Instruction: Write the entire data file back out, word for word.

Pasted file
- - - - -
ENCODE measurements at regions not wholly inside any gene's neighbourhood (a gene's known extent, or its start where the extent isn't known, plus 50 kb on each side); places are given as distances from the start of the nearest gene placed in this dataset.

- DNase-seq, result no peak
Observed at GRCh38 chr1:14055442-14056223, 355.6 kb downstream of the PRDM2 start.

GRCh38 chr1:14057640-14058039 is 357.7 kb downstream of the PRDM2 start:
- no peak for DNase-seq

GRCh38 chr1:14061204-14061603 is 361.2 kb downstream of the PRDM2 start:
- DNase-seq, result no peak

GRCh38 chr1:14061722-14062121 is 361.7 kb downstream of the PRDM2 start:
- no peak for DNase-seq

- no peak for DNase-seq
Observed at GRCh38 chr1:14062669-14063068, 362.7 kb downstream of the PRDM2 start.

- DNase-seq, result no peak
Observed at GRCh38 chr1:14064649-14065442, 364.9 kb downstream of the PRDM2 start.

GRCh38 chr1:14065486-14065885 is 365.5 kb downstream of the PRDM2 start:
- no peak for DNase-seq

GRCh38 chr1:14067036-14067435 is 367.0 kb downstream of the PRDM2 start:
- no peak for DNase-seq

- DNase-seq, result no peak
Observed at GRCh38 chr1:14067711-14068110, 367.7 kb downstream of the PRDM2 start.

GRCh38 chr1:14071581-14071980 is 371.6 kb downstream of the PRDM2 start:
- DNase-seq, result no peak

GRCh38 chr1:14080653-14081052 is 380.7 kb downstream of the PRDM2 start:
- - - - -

ENCODE measurements at regions not wholly inside any gene's neighbourhood (a gene's known extent, or its start where the extent isn't known, plus 50 kb on each side); places are given as distances from the start of the nearest gene placed in this dataset.

- DNase-seq, result no peak
Observed at GRCh38 chr1:14055442-14056223, 355.6 kb downstream of the PRDM2 start.

GRCh38 chr1:14057640-14058039 is 357.7 kb downstream of the PRDM2 start:
- no peak for DNase-seq

GRCh38 chr1:14061204-14061603 is 361.2 kb downstream of the PRDM2 start:
- DNase-seq, result no peak

GRCh38 chr1:14061722-14062121 is 361.7 kb downstream of the PRDM2 start:
- no peak for DNase-seq

- no peak for DNase-seq
Observed at GRCh38 chr1:14062669-14063068, 362.7 kb downstream of the PRDM2 start.

- DNase-seq, result no peak
Observed at GRCh38 chr1:14064649-14065442, 364.9 kb downstream of the PRDM2 start.

GRCh38 chr1:14065486-14065885 is 365.5 kb downstream of the PRDM2 start:
- no peak for DNase-seq

GRCh38 chr1:14067036-14067435 is 367.0 kb downstream of the PRDM2 start:
- no peak for DNase-seq

- DNase-seq, result no peak
Observed at GRCh38 chr1:14067711-14068110, 367.7 kb downstream of the PRDM2 start.

GRCh38 chr1:14071581-14071980 is 371.6 kb downstream of the PRDM2 start:
- DNase-seq, result no peak

GRCh38 chr1:14080653-14081052 is 380.7 kb downstream of the PRDM2 start: